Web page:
The first thing that strikes you about Star Trek: Infinite Space is how intuitive the game is. Once you exit the social environment of the starbase, the game takes you and your ship into space where the bulk of your time will likely be spent. Movement is based in 2-dimensions which is easy to grasp for casual gamers. You move your ship with the mouse or keyboard, and movement was very intuitive. Gameplay is simpler than MMORPGs like Star Trek Online, but that is the point as this is more of a casual game. The focus from Gameforge is to make the game accessible to as many people as possible.

However, Star Trek: Infinite Space is not overly simplistic. There are lots of options on modifying your ship, something important to do before missions to make sure you have the right systems for the mission at hand. And just like in real Star Trek, you need to pay attention to the weapon and shield arcs while you are playing the game to protect your ship and target your enemies. While the emphasis of Star Trek: Infinite Space is combat, however the game includes an ongoing storyline and parts of each mission includes non-combat as well as combat.

Another thing that was impressive about the E3 demonstration was the look of the game. It was hard to imagine that this was a browser-based game not requiring a big download. Also at the demo the mission loading screens were very quick – hopefully that will be the case when the game is out in the wild of the Internet. And while we have seen it before, Gameforge has also done a good job enhancing the Trek experience with using the TNG era LCARS interface for the game navigation, no doubt helped by LCARS designer Mike Okuda.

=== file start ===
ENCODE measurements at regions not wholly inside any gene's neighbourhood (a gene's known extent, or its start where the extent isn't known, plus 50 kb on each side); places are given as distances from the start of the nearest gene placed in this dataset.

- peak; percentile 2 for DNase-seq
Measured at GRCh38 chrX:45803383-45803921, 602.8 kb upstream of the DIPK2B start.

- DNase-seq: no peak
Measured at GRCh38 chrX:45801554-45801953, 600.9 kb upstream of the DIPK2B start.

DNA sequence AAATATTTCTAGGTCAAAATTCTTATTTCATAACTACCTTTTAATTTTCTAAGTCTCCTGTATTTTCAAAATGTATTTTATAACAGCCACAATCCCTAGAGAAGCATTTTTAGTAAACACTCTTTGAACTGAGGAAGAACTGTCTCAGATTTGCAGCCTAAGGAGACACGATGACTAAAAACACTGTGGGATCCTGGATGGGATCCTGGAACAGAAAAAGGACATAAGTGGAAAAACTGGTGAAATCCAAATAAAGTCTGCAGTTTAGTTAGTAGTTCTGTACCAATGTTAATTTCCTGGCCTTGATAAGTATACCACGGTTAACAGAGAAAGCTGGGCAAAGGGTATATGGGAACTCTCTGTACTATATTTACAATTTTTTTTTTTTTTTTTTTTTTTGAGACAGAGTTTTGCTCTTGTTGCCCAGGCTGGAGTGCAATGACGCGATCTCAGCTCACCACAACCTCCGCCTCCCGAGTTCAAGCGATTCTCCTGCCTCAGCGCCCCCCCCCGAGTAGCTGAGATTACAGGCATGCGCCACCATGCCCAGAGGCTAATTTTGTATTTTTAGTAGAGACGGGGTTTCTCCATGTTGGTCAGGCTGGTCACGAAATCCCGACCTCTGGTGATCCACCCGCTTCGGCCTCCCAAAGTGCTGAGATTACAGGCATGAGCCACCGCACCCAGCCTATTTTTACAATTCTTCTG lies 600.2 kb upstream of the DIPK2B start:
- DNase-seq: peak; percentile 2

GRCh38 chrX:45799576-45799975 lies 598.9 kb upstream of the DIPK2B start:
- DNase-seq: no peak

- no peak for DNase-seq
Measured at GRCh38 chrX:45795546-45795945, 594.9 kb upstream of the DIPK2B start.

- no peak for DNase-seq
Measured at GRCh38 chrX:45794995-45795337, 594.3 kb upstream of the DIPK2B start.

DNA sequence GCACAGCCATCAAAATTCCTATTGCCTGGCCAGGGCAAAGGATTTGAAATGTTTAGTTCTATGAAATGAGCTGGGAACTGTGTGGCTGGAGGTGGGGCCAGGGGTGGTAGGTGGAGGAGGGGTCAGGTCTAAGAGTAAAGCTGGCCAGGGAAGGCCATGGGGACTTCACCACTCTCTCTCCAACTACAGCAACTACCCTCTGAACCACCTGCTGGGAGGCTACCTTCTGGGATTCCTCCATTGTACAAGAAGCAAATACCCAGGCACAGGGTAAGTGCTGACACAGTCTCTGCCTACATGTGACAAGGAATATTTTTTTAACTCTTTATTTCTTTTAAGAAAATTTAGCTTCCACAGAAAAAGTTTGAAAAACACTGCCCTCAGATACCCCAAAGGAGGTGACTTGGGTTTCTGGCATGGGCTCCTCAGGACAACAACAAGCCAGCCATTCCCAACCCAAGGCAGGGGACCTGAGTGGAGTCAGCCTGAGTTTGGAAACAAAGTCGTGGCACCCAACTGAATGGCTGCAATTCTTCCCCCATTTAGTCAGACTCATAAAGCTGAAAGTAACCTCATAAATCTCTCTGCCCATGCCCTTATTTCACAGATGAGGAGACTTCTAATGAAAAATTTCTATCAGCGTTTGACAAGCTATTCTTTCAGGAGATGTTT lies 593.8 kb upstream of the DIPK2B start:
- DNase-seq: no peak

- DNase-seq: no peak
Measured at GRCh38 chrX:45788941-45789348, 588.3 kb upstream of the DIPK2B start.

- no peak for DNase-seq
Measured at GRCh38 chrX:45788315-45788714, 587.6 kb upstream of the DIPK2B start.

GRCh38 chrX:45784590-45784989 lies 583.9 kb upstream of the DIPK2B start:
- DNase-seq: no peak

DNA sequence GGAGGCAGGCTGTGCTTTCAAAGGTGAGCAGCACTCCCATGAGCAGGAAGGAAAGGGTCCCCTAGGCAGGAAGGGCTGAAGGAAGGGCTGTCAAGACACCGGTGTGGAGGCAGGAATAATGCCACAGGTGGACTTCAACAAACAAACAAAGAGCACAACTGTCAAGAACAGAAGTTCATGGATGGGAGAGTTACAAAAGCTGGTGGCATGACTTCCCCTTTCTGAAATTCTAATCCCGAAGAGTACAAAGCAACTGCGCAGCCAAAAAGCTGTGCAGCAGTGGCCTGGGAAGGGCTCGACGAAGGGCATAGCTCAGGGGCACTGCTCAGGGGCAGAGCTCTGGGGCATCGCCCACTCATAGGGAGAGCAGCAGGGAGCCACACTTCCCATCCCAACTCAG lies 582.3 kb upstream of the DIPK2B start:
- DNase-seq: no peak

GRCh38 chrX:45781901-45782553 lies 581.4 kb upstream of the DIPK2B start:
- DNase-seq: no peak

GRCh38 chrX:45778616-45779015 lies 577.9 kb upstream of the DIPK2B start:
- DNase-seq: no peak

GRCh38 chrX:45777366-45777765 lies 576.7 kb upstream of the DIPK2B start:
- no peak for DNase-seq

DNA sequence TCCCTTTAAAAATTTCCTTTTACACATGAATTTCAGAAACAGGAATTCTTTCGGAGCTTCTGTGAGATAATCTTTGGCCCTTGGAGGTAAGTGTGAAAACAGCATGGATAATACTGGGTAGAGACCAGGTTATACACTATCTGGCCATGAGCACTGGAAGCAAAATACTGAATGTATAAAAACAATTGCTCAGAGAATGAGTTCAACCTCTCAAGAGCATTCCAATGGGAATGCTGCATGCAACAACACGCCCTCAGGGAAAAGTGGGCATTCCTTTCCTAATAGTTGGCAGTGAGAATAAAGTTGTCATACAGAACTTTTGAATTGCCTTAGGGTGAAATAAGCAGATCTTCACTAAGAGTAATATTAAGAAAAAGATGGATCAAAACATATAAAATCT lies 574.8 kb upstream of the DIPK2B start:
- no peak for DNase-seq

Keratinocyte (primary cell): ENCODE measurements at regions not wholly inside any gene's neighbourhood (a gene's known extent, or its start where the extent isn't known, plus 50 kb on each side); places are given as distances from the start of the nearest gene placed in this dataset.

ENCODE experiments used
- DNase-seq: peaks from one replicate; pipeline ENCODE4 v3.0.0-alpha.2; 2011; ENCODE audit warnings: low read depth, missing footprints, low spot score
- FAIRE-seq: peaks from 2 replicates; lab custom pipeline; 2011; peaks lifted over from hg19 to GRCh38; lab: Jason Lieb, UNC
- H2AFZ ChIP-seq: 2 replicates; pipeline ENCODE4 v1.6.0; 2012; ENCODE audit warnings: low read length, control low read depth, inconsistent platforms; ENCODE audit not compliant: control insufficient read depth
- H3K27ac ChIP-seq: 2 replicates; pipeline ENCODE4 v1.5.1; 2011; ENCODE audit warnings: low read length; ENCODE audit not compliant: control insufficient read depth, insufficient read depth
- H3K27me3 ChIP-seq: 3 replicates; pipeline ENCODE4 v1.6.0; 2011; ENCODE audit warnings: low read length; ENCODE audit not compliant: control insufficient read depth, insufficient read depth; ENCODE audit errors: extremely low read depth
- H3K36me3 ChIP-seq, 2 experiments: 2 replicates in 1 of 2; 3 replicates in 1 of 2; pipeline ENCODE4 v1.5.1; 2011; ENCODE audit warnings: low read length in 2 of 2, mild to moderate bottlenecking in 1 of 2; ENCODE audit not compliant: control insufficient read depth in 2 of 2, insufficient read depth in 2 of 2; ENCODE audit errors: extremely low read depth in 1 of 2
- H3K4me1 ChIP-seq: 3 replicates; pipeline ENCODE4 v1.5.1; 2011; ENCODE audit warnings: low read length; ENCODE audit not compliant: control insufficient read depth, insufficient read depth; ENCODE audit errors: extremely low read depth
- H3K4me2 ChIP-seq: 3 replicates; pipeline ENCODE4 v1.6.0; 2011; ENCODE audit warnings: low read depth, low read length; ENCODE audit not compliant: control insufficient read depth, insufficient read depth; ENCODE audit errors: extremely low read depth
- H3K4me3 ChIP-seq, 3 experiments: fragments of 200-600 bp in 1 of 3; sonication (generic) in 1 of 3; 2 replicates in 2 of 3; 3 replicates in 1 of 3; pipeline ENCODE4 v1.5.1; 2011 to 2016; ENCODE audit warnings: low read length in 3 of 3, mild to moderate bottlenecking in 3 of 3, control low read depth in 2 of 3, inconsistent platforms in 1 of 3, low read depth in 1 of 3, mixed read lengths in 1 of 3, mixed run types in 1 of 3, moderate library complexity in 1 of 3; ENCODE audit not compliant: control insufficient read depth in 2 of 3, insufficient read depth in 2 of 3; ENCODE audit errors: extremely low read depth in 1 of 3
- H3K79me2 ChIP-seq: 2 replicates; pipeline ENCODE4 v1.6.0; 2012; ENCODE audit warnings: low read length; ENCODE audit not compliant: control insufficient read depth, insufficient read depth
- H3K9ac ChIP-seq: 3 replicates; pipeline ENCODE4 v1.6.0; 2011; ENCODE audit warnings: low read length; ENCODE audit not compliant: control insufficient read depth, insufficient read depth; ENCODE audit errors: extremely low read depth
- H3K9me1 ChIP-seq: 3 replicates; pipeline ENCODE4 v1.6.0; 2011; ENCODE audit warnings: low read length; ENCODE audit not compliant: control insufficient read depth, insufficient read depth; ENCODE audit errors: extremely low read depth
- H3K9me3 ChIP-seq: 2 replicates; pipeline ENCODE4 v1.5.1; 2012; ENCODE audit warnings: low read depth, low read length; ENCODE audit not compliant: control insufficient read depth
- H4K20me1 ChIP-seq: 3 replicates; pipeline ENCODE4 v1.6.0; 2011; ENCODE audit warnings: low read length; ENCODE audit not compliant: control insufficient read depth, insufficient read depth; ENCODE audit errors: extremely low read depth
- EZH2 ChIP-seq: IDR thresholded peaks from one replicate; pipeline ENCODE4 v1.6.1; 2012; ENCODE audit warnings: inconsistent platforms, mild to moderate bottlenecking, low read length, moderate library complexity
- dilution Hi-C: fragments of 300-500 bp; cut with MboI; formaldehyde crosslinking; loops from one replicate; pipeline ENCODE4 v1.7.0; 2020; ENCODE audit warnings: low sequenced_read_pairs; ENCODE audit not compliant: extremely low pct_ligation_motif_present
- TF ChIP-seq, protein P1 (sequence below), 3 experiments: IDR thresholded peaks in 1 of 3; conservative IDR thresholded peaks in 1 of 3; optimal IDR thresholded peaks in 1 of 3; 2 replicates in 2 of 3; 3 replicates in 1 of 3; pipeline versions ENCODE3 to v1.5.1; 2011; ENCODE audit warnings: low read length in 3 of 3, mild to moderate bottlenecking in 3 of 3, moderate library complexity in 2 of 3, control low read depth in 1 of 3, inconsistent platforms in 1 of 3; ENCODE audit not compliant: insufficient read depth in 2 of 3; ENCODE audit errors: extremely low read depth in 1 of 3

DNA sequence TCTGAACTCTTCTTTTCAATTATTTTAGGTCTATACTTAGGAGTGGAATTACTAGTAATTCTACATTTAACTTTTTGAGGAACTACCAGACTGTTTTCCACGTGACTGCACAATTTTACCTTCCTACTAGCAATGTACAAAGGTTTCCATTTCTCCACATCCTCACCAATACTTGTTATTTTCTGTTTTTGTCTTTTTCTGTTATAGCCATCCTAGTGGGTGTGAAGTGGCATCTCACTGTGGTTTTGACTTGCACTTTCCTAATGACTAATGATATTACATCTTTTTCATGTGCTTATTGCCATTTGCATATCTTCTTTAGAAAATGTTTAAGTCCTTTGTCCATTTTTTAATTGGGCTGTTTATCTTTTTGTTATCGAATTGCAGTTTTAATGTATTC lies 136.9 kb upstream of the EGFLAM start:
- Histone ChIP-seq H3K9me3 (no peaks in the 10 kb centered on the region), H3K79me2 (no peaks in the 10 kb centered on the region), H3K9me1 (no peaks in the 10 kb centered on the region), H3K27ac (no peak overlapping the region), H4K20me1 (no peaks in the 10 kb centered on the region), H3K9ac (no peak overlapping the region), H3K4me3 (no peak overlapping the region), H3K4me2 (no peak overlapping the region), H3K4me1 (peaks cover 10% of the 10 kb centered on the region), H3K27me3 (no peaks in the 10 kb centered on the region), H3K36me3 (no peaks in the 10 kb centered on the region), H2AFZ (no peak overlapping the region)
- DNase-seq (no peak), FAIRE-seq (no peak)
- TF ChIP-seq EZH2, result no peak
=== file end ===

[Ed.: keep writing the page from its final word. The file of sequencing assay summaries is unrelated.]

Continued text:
Star Trek: Infinite Space even comes with its own custom score by veteran game composer Chris Hülsbeck. While it is original music, it is still evocative of Star Trek, especially the music of Deep Space Nine. One curiosity for the pre-alpha build shown at E3 was that it didn’t include standard Star Trek sounds, but more generic video game sounds for things like phasers, photons, etc. Gameforge said that was something they should be addressing as they get closer to release.